Generally, you’ll want to see what all of the costs are for the investment on your marketing campaigns and how these costs are impacting your profits. Since there are a variety of factors involved, you’ll want to focus on one at a time.
So for example, if you want to see what the ROI is for an email marketing campaign you sent out, you can add up the total costs involved in creating that campaign (such as design, copywriting, etc) and plug that into the formula below along with the money earned from the campaign.
Money earned from investment – Cost of investment / Cost of investment = ROI
When it comes to your mobile app analytics, stickiness refers to how memorable your app is and how well it “sticks” with consumers.
More specifically, it relates to DAU and MAU, and can be calculated by dividing the DAU by the MAU. The higher the stickiness percentage, the more your app has users who are returning.
So if you have 10,000 daily active users and 20,000 monthly active users, your stickiness will be at 50%.
It should go without saying (but we’ll say it anyway) that mobile app analytics are a crucial component in understanding your app’s user behavior since it allows you to track what these users are doing in your app.
Now that you know some fundamental mobile app metrics, like ROI, daily and monthly active users, and so on, here are some tips when it comes to mobile app analytics best practices.
There are tons of mobile analytic tools out there, some free, many paid, but the key is to use them! These tools are designed to optimize your app and provide valuable insight on how you can retain users.
When using mobile analytics tools, the key is to be patient when analyzing your data—change won’t happen overnight. It can take time for you to notice trends and make sense of the analytics.
It’s essential to start collecting data on your app at an early stage to understand how updates in your app’s performance will affect metrics and to make improvements. Consider analytics as early as the design stage.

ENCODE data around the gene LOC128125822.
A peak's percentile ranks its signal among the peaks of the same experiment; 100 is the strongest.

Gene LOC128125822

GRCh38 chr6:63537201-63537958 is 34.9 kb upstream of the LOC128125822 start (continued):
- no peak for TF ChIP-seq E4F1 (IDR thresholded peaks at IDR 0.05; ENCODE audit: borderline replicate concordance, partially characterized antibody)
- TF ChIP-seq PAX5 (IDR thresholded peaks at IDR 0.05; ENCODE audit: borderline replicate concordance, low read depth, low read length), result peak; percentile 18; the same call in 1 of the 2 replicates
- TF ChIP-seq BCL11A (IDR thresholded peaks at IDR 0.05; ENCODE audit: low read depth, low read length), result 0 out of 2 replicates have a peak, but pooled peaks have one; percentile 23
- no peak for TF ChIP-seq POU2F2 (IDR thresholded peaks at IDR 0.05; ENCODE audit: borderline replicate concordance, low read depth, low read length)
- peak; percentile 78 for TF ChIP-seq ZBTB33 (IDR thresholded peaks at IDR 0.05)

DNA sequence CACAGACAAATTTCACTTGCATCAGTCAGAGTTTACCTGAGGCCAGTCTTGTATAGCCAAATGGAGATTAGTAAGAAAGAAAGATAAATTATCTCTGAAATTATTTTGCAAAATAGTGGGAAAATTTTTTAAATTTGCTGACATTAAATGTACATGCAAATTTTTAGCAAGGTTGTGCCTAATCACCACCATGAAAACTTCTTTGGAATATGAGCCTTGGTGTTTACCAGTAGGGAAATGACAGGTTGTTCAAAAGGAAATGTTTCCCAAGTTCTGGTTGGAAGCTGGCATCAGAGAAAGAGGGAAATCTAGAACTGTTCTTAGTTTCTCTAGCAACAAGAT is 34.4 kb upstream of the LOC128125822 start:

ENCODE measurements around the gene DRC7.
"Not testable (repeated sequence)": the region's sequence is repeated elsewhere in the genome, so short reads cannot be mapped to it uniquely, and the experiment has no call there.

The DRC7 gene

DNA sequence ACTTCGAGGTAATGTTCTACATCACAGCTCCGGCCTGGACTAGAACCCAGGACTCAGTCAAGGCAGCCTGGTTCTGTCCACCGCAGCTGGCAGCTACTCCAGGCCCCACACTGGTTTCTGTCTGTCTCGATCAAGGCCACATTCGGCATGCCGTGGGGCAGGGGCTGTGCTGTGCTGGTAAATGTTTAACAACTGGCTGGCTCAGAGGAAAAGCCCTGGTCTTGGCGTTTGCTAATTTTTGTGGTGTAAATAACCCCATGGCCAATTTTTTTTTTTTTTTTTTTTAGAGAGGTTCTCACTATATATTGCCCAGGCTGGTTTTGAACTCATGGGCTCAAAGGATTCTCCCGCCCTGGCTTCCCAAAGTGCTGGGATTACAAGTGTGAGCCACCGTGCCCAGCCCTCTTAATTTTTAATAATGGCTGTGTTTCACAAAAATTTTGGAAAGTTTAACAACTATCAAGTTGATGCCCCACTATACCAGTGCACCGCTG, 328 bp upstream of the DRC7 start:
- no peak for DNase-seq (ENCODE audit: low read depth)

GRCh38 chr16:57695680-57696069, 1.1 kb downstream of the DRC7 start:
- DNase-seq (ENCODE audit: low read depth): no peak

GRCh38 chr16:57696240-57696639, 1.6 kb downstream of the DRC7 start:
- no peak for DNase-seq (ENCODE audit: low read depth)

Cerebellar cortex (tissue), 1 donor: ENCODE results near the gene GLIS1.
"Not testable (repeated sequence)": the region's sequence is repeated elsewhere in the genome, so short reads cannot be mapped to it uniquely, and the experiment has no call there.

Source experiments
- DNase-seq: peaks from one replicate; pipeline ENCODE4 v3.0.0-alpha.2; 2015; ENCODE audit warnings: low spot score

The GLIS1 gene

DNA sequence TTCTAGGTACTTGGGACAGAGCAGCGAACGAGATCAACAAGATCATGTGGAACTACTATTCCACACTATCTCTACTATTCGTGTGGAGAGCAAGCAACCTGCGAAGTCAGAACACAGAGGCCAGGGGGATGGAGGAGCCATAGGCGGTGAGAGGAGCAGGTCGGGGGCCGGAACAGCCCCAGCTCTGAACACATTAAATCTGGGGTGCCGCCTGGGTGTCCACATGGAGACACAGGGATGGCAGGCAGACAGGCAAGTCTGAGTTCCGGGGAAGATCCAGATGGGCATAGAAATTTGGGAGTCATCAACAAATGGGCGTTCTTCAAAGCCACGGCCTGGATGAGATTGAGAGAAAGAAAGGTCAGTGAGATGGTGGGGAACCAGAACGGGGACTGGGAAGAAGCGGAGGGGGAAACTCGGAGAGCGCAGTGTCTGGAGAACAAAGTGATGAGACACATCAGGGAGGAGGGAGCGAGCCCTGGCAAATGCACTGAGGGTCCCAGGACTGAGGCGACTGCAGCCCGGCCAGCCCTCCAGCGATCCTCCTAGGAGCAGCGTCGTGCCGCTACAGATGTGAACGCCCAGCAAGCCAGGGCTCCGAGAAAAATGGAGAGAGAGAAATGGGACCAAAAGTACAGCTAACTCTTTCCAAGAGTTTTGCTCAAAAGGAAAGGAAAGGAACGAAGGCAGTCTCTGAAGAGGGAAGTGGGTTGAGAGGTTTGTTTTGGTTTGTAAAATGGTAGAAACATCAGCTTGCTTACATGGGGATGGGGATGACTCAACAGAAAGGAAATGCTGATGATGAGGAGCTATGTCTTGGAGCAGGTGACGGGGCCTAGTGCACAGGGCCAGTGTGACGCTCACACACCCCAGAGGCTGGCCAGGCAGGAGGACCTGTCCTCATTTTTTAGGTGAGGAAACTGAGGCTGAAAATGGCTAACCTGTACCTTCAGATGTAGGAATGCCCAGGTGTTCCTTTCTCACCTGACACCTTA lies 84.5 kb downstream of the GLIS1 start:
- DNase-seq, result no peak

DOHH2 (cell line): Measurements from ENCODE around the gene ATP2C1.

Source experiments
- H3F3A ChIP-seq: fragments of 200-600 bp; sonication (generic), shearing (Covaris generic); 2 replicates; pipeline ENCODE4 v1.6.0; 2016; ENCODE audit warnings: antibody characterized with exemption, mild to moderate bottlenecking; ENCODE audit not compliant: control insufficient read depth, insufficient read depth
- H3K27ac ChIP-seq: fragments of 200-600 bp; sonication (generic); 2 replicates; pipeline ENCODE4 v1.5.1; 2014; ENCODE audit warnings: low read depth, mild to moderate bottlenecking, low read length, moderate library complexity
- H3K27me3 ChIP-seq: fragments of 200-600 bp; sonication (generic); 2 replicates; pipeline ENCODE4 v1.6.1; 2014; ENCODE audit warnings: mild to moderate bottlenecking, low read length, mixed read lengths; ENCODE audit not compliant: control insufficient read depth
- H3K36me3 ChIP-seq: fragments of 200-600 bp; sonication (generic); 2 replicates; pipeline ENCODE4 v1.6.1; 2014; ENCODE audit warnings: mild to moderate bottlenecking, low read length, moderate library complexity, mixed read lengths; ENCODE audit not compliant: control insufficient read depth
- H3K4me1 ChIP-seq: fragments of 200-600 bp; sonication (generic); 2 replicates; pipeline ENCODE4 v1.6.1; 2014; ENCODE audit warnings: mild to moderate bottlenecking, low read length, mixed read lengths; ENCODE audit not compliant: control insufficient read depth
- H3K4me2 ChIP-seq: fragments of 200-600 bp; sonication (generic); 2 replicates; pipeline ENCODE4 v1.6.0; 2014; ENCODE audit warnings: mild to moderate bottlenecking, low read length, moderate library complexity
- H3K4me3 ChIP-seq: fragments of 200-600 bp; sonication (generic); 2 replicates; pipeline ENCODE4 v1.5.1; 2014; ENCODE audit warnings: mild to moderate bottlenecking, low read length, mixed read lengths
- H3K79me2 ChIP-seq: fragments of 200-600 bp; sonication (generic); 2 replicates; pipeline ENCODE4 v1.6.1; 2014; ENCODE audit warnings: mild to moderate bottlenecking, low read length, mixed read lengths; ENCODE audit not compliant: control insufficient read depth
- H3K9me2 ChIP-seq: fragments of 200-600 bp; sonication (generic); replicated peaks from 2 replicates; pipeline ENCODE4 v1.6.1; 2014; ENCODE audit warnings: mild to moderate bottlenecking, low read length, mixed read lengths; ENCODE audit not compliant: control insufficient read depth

It’s important to understand what your user is doing in the app—after all, they might not even be using the app for its primary purpose. Knowing the path the user is taking when navigating your app will help you understand the user journey and what’s expected of your app. Knowing this will help you search for more ways to maximise your conversion rate.
What better way to glean insights on your user than by asking them directly? Having both qualitative and quantitative data will help paint a much clearer picture of what’s going on when your users interact with your app. You can do this by getting feedback before you launch your app or after by sending in-app messages or getting user ratings.
As you can tell, there are simply tons of mobile app metrics out there you can utilize to learn more about app, but it can be pretty exhaustive. Don’t waste time on metrics that aren’t going to do much for your bottom line, such as the number of downloads or page views. Sure these are useful to know, but you should figure out what your goal is and establish a clear-cut strategy that aligns with your app’s primary offering.
Hard metrics, such as what user actions are taken after a specific push notification occurs or the customer lifetime value are far more beneficial and will provide more valuable insight that can help you in the long run.
App metrics are absolutely essential because they allow product teams to clearly see if their app is failing or succeeding. Relying solely on broader indicators, such as the number of downloads and total revenue, are not sufficient to keep your app afloat and can hide valuable information that can lead to your app failing.
Taking advantage of the technology behind mobile app metrics allows companies to see what the issues are and take action every step of the way to ensure long-term success.